The fall seedlings have begun to sprout, and soon it will be time for thinning and replanting. I will admit, it pains me to thin out the extras to make room for better growth, and so I try to save as many as I can by replanting the tiny plants elsewhere in the gardens.
If you’ve never transplanted plant life, it can be a bit of a stress on the plant itself. Whether it is a hearty bush or delicate seedling, the transplant needs much care and water to survive the first several hours of change.
I am always in awe of how resilient plants can be if provided with enough care. They may wilt, they may struggle, but they wait patiently to be tended to by the gardener. Then one day, you look at the plant and it is no longer something stuck in new dirt–it has become life.
Change moves us to new spaces and places on our journey–we struggle, we wilt, and we wonder if we will survive. May we surrender to the great Gardener–the one who nurtures us with love and light and who brings us back to life again.
So back in late January, I got a wild hair to start seeds in all the extra mason jars I have filling up shelves. If you’d like to follow the journey from the beginning, you can read here and here and here. It’s been awhile since I’ve given you an update so I thought I’d check in and give you my overall evaluation of how the mason jars worked this year.
In short, I LOVED THEM!
They were easy to use. They were being upcycled. They did not include plastic that would leach into the soil. They were easy to tote. I could replant sprouts into bigger jars as they grew. Sun could reach all the soil and keep it warm.
And best of all, I could actually watch things grow from seed to sprout, from root to leaf.
As you can see by the photos, all the plants grew well–very hardy. The tomatoes and acorn squash actually required staking bec/ I didn’t want to transplant outside too early.
The two issues I will keep in mind for next year are:
- the soil will grow some green stuff (sorry, I don’t know the technical term for it) if it gets too moist
- when the plants gr0w an extensive root system, it is harder to pull them out of a small mouth jar–will only use wide moth next year
As for the starts, this is actually the most successful year I’ve had. I’ve raised so many of each variety that I’ve given several away. In early April, I actually decided to go ahead and start some 2nd round seeds so that I can have produce later into the summer/early autumn. I’ve also had problems in the past with bugs eating my cucumber or pepper seedlings when I start outside. Now, I have plants that can hopefully take care of themselves in spite of a few insects that get the munchies.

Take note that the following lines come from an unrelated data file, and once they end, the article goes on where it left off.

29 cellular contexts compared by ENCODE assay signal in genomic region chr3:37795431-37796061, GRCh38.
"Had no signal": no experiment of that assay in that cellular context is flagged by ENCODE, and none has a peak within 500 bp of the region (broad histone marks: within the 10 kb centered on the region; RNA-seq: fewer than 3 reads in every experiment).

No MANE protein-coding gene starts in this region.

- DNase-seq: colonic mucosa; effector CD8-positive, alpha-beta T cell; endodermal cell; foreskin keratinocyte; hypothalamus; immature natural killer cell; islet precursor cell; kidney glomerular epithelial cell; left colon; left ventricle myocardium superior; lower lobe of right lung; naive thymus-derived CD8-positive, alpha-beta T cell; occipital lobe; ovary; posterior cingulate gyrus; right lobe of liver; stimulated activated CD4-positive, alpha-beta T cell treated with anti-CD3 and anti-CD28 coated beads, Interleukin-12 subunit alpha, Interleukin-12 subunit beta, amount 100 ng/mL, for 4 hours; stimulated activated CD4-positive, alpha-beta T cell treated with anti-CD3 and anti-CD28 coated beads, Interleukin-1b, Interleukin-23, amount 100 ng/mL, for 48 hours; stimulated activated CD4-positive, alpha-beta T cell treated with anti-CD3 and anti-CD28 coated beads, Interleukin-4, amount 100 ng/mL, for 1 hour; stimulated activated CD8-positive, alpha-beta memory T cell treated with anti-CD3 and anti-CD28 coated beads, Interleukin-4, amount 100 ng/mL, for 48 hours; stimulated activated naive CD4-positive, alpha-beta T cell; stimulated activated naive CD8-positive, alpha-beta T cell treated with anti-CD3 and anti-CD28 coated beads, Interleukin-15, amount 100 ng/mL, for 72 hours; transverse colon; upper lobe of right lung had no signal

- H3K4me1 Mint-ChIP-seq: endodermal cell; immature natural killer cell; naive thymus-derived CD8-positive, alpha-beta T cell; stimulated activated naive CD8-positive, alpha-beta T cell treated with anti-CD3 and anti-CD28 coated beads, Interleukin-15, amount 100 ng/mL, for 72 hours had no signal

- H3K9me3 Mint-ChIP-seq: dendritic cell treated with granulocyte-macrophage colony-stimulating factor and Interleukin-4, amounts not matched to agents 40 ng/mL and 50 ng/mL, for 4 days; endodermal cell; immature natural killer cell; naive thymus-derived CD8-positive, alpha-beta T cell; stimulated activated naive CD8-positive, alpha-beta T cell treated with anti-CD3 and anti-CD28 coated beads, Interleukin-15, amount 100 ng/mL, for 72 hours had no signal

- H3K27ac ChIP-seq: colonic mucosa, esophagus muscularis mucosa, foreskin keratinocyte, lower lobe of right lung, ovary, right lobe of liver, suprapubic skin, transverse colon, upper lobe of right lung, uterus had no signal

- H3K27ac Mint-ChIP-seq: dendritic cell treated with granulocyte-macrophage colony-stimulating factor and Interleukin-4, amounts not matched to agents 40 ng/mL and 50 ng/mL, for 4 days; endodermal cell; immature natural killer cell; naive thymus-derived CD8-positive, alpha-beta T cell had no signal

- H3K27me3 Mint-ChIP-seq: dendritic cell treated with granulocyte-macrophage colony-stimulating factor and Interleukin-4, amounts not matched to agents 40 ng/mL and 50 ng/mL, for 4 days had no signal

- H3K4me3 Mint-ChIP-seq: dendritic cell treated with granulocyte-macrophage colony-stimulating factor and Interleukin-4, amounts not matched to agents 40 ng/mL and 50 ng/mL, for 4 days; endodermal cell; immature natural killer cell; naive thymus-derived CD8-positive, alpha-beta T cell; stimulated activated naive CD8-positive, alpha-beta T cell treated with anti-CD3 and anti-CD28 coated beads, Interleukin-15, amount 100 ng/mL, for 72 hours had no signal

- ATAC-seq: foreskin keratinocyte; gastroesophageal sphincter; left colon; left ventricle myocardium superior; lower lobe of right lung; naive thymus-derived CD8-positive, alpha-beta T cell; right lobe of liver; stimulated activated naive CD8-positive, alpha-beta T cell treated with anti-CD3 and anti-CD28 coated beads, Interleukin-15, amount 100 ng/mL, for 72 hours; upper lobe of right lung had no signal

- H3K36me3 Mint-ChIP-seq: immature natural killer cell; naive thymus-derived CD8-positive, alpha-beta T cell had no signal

As you can imagine, I am thrilled! There’s nothin’ I love more than finding another reason to use my mason jars. Just remember to save a few–canning season is right around the corner!
Those of you who follow this blog know how deeply I connect my time on the farm with time spent with God. I believe as human beings we miss so many valuable lessons that can be learned in the simplicity of nature and creation. I also find that gardening and homesteading offer me quiet opportunities to meditate and pray with God. It is in those hushed moments when I learn the most about myself and my relationship with the great Gardener who tends my soul.
In the last couple of years, I have spent time maximizing the growing space in my yard, not only for the purpose of growing more healthy food but also for nurturing native plants. I find that the flat rock borders that I once placed around gardens have either been covered up by mulch or seem to constrict what it is I am trying to do. In the last few days, I have realized that I don’t need those boundaries. God doesn’t keep creation inside a rock wall, why should I?
As I began to remove the large pieces of stone, I realized something. I have grown from a gardener into a homesteader into a farmer and in the process, have let go of some of the “boundaries” that have enclosed me. Creation has taught me that growth happens in its own time, not in stops and starts based on mile markers like educational degrees or professional accolades. Creation likes a little flexibility and artistry, she cannot be confined by fences, stones, trees, or hedges. She winds her away around them or spills over the edge of them and continues to grow and produce.
Creation thinks “outside the box.” While she has a purpose, she’s also a dreamer. She solves problems but takes risks. She works with what she’s got but isn’t afraid to ask for more. She reaches beyond her limitations to continue the journey as set forth that first day the seed was planted.
I am Creation, and so are you. We are part of the garden God is tending to. We can hope and dream, grow and create. We just need to be willing to remove the stones from the wall or open the gate on the fence and grow forth.